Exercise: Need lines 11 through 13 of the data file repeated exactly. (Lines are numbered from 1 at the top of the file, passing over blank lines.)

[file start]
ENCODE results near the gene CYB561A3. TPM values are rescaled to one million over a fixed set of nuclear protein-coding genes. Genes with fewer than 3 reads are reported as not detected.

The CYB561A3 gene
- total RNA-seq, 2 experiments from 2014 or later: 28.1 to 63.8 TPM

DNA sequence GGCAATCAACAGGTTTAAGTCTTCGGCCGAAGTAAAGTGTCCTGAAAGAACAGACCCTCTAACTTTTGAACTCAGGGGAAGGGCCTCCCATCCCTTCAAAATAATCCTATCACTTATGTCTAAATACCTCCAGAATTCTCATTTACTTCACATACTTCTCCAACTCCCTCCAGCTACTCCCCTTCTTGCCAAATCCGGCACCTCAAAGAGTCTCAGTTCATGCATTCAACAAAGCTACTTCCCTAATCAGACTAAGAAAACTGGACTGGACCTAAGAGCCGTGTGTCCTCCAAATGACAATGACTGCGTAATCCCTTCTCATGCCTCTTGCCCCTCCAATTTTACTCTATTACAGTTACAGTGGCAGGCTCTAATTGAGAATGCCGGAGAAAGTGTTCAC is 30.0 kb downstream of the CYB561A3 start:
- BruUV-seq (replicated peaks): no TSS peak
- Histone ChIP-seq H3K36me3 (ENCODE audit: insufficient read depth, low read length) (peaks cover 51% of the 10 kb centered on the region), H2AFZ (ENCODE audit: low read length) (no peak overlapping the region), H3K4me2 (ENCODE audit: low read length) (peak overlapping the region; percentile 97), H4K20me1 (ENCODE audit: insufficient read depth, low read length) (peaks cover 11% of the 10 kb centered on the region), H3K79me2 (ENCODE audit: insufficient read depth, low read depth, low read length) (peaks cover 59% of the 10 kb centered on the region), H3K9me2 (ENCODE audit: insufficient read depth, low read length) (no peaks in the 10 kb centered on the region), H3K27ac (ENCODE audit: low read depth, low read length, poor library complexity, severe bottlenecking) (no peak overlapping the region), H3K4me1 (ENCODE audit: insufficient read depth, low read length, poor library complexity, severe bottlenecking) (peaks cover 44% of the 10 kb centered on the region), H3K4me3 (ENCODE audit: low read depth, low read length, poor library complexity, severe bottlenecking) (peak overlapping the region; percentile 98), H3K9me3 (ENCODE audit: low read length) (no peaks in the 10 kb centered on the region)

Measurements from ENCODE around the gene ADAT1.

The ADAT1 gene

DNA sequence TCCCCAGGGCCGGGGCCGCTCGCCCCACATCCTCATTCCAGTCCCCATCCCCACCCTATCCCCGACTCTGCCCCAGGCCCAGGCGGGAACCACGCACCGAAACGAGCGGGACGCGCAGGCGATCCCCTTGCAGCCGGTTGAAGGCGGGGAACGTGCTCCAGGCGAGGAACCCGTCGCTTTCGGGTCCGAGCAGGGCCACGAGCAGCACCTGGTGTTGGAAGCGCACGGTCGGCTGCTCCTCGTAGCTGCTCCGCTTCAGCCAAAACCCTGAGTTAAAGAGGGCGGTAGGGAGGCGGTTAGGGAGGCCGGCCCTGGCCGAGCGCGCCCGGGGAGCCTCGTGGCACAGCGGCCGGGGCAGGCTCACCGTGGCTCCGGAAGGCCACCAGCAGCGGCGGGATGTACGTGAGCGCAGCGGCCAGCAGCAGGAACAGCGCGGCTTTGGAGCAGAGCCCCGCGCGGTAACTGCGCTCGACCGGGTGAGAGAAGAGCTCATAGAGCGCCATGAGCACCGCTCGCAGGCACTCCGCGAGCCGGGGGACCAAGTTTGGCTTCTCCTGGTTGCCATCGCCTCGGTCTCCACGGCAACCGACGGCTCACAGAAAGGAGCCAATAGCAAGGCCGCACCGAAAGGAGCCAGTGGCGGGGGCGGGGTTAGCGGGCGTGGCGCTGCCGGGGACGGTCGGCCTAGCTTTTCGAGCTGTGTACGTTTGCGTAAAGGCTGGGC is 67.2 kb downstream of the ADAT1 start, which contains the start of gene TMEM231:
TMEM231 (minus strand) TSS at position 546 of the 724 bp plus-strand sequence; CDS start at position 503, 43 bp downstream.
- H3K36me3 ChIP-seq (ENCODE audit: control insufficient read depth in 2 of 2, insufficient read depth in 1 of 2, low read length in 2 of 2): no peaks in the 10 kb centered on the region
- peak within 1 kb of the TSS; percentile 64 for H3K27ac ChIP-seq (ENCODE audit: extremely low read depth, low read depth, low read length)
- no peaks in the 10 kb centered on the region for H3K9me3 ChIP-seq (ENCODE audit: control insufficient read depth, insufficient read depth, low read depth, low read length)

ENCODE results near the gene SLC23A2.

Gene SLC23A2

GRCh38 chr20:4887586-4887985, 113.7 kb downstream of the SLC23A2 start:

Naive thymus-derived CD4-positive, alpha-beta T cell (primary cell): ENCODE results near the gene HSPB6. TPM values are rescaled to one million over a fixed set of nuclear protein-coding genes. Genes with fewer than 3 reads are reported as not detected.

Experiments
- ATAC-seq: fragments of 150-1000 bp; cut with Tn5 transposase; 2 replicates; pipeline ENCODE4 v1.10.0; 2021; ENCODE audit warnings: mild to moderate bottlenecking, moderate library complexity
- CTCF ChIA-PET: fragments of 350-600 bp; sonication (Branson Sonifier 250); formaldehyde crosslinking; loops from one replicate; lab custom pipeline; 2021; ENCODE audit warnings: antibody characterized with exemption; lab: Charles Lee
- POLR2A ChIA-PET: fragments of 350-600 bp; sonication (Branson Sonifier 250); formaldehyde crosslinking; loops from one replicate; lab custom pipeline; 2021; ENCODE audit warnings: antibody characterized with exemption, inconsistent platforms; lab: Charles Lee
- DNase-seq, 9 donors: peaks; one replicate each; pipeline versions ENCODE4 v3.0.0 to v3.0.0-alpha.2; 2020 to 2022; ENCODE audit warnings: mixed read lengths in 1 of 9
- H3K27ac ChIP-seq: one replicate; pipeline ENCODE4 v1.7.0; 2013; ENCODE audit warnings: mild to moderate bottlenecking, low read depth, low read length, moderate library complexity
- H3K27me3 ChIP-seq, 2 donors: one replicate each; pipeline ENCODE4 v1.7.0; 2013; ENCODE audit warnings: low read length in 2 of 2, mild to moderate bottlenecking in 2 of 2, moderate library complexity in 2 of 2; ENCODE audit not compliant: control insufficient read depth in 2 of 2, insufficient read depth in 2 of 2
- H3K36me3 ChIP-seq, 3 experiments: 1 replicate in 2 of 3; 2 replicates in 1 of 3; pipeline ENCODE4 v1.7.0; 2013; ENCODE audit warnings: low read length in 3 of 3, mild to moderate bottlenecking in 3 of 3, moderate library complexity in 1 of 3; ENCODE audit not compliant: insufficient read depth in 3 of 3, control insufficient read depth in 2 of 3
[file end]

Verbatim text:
- H3K36me3 ChIP-seq (ENCODE audit: control insufficient read depth in 2 of 2, insufficient read depth in 1 of 2, low read length in 2 of 2): no peaks in the 10 kb centered on the region
- peak within 1 kb of the TSS; percentile 64 for H3K27ac ChIP-seq (ENCODE audit: extremely low read depth, low read depth, low read length)
- no peaks in the 10 kb centered on the region for H3K9me3 ChIP-seq (ENCODE audit: control insufficient read depth, insufficient read depth, low read depth, low read length)